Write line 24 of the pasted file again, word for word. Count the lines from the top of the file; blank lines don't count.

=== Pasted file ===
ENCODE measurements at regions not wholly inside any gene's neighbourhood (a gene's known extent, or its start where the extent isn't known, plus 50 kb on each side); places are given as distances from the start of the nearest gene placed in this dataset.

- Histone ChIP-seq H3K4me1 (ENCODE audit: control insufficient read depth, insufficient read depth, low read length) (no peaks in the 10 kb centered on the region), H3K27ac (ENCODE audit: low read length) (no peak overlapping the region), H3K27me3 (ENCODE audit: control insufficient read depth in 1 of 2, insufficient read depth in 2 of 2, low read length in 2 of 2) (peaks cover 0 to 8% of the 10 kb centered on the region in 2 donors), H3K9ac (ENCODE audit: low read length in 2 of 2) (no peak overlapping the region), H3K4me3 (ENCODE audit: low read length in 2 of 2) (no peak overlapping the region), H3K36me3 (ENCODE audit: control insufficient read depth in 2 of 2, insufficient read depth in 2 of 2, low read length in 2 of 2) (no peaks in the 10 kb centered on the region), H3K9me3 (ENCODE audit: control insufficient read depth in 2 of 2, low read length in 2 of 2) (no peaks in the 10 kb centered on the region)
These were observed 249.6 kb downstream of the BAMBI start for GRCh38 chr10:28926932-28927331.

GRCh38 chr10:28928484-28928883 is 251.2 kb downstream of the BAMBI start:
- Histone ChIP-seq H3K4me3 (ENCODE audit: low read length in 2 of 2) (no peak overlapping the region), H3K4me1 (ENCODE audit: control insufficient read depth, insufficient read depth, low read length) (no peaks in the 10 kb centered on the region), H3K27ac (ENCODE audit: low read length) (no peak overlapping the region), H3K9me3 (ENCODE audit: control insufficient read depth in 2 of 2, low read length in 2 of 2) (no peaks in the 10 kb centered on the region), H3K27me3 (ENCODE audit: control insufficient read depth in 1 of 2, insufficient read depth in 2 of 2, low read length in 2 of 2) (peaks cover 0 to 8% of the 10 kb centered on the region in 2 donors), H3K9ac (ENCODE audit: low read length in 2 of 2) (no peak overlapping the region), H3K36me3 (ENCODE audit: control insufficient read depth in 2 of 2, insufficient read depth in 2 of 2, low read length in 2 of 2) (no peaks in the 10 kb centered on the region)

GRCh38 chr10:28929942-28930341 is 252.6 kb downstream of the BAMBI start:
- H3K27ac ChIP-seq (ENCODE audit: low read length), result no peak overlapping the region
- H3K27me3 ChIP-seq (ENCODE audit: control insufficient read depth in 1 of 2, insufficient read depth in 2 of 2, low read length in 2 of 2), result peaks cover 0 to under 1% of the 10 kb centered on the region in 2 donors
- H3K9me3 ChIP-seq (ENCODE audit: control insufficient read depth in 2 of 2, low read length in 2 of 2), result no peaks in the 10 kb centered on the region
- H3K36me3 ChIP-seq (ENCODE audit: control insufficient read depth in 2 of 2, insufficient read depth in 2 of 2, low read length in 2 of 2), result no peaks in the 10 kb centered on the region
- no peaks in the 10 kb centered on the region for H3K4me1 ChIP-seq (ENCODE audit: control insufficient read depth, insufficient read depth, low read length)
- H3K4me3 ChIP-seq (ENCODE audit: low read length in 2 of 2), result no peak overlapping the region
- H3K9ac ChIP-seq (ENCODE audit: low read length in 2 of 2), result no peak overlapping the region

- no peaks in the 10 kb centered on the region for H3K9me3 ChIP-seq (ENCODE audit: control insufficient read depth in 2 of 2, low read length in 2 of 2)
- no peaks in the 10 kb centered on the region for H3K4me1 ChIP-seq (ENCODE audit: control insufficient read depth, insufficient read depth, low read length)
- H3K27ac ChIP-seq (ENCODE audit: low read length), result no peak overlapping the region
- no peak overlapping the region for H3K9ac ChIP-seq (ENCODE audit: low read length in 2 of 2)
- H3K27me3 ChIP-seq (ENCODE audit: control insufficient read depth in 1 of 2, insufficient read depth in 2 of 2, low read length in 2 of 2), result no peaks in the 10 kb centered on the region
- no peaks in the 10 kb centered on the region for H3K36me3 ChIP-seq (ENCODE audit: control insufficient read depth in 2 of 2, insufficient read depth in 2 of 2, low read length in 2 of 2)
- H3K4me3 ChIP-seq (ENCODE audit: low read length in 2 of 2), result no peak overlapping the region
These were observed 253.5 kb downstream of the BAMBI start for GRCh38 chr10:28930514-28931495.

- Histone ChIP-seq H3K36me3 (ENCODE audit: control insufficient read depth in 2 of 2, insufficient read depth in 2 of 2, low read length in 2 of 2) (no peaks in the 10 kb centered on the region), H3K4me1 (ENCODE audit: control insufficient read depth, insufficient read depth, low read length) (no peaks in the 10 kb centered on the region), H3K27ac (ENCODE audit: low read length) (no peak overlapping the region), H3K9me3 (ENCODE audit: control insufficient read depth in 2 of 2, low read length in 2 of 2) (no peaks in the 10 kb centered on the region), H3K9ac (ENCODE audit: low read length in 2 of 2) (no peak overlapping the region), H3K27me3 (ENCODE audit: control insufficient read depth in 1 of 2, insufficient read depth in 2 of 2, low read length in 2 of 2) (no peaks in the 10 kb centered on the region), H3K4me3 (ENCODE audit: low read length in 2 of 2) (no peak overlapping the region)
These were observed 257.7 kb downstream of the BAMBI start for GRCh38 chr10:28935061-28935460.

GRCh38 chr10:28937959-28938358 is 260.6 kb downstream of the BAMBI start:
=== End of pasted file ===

GRCh38 chr10:28937959-28938358 is 260.6 kb downstream of the BAMBI start: